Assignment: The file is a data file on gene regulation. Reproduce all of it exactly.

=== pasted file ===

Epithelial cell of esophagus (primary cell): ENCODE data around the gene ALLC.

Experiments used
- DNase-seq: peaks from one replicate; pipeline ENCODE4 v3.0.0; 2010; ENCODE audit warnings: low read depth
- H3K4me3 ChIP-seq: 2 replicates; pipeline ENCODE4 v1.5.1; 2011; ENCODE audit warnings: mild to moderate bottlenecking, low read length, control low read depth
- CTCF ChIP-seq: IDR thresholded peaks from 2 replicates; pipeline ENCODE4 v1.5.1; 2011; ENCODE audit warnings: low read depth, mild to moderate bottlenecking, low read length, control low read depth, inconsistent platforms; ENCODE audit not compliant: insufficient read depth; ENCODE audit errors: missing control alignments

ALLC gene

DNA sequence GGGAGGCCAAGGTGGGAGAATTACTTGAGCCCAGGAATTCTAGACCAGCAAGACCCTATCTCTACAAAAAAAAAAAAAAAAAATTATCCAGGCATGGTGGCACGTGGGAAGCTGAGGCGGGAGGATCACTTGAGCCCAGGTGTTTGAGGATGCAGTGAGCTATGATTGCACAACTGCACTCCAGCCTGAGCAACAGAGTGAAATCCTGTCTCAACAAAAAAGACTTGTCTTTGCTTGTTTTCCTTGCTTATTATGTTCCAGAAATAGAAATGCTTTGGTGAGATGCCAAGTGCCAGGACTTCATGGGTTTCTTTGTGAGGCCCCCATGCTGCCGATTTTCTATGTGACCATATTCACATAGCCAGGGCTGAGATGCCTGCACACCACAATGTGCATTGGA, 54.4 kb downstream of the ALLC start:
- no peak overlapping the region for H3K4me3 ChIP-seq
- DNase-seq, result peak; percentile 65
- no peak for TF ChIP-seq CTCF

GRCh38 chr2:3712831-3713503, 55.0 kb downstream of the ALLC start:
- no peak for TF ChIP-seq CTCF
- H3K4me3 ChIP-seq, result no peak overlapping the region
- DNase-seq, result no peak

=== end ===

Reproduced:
Epithelial cell of esophagus (primary cell): ENCODE data around the gene ALLC.

Experiments used
- DNase-seq: peaks from one replicate; pipeline ENCODE4 v3.0.0; 2010; ENCODE audit warnings: low read depth
- H3K4me3 ChIP-seq: 2 replicates; pipeline ENCODE4 v1.5.1; 2011; ENCODE audit warnings: mild to moderate bottlenecking, low read length, control low read depth
- CTCF ChIP-seq: IDR thresholded peaks from 2 replicates; pipeline ENCODE4 v1.5.1; 2011; ENCODE audit warnings: low read depth, mild to moderate bottlenecking, low read length, control low read depth, inconsistent platforms; ENCODE audit not compliant: insufficient read depth; ENCODE audit errors: missing control alignments

ALLC gene

DNA sequence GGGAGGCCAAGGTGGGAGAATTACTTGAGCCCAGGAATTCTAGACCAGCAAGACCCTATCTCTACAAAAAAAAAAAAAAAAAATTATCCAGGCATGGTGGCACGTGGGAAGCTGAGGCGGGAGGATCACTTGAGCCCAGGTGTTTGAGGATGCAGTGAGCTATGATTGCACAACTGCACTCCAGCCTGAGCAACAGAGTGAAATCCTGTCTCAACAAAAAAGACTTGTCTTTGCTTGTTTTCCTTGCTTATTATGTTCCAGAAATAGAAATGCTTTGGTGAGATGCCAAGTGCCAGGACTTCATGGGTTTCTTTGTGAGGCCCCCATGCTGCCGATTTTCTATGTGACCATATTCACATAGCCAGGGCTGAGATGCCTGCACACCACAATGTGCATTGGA, 54.4 kb downstream of the ALLC start:
- no peak overlapping the region for H3K4me3 ChIP-seq
- DNase-seq, result peak; percentile 65
- no peak for TF ChIP-seq CTCF

GRCh38 chr2:3712831-3713503, 55.0 kb downstream of the ALLC start:
- no peak for TF ChIP-seq CTCF
- H3K4me3 ChIP-seq, result no peak overlapping the region
- DNase-seq, result no peak